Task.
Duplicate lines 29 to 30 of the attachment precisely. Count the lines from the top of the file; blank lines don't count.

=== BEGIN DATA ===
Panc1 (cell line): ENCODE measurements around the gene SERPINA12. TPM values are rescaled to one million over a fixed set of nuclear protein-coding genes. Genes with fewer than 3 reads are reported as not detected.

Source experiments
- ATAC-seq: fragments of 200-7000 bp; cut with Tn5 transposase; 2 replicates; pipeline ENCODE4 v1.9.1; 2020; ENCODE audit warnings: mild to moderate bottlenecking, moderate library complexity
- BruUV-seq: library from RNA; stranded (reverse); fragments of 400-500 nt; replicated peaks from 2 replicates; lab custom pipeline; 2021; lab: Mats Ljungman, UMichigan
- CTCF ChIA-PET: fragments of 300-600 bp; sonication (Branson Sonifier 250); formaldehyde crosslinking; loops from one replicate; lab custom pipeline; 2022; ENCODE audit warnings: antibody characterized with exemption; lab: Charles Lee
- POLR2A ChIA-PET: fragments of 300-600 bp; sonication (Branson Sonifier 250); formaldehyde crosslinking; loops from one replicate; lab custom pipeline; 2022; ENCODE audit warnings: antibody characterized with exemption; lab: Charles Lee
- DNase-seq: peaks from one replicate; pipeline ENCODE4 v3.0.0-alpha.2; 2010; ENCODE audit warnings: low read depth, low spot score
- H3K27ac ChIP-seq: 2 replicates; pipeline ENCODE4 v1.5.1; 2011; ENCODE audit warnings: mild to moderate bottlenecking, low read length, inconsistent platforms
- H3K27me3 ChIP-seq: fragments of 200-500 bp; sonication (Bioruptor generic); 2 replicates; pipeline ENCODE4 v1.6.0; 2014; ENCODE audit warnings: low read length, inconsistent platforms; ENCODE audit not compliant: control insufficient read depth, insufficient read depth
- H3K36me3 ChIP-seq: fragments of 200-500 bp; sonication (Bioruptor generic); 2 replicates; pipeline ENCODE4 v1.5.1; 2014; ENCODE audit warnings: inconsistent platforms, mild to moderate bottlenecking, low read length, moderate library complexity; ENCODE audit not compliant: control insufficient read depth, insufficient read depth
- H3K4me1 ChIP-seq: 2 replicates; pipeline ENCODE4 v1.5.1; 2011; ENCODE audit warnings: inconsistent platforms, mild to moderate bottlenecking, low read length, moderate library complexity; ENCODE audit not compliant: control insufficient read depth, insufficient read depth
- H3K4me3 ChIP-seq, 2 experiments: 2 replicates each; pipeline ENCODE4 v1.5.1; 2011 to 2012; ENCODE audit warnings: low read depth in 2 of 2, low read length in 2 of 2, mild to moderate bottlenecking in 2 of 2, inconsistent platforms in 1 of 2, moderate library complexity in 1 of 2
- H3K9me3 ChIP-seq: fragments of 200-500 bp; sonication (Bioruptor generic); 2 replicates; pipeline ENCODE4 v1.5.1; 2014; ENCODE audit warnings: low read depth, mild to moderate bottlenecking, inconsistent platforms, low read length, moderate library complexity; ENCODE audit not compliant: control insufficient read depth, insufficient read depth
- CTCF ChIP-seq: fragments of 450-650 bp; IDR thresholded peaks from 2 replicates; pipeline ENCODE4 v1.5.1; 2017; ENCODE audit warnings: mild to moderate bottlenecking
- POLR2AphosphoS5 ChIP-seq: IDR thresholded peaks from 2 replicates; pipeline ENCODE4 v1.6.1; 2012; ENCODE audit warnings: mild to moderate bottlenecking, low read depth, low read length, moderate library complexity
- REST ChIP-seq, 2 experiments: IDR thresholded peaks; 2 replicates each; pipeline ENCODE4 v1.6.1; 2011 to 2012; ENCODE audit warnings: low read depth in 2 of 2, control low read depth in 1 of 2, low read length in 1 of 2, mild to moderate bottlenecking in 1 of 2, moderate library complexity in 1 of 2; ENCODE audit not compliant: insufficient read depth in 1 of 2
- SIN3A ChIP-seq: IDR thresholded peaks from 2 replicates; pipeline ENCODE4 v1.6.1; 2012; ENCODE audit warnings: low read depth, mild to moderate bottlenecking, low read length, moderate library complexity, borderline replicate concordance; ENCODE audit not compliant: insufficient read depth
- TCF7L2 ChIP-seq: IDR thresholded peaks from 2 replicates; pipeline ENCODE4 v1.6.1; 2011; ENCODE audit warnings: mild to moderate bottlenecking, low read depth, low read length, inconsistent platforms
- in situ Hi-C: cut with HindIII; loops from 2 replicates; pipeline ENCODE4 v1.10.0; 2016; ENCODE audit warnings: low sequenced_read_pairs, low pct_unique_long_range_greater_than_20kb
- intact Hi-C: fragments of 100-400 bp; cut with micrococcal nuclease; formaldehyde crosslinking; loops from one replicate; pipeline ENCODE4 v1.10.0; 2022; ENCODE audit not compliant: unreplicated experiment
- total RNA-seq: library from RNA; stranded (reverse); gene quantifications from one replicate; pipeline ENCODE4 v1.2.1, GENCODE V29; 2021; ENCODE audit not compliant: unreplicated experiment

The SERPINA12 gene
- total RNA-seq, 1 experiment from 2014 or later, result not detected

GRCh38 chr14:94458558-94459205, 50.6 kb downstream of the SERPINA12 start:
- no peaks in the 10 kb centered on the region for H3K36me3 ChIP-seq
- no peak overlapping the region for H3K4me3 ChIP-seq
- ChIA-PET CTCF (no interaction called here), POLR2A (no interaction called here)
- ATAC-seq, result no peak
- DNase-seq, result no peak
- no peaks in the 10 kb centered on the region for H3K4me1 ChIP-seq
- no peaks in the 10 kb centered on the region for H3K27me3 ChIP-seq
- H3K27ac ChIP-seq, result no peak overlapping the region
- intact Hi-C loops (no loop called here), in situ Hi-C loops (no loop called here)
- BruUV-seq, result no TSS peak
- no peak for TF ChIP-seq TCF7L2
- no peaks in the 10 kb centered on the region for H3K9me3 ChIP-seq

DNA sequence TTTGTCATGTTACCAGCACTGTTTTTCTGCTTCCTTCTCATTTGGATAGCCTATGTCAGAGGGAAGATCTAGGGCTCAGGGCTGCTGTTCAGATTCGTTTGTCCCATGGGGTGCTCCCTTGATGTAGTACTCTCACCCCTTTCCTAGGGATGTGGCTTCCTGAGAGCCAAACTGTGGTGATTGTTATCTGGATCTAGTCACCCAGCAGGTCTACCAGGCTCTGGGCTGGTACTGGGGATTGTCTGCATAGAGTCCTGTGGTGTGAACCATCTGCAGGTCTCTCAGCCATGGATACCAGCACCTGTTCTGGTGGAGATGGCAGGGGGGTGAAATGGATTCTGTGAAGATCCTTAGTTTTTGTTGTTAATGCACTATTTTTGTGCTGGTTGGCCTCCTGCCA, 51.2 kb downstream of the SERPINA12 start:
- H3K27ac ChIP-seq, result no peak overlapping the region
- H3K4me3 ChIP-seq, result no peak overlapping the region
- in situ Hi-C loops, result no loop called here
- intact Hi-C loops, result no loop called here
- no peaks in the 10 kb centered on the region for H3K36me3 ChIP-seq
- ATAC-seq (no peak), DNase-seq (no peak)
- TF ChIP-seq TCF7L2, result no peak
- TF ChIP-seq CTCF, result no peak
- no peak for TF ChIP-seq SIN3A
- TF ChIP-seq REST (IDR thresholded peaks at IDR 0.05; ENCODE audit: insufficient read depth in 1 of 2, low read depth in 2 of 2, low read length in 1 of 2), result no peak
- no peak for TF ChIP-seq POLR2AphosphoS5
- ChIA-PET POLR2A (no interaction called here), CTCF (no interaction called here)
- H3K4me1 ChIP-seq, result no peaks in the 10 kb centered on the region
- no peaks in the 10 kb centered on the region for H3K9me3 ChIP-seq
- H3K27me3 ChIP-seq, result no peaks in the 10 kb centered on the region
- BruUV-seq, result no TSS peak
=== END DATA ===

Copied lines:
- DNase-seq, result no peak
- no peaks in the 10 kb centered on the region for H3K4me1 ChIP-seq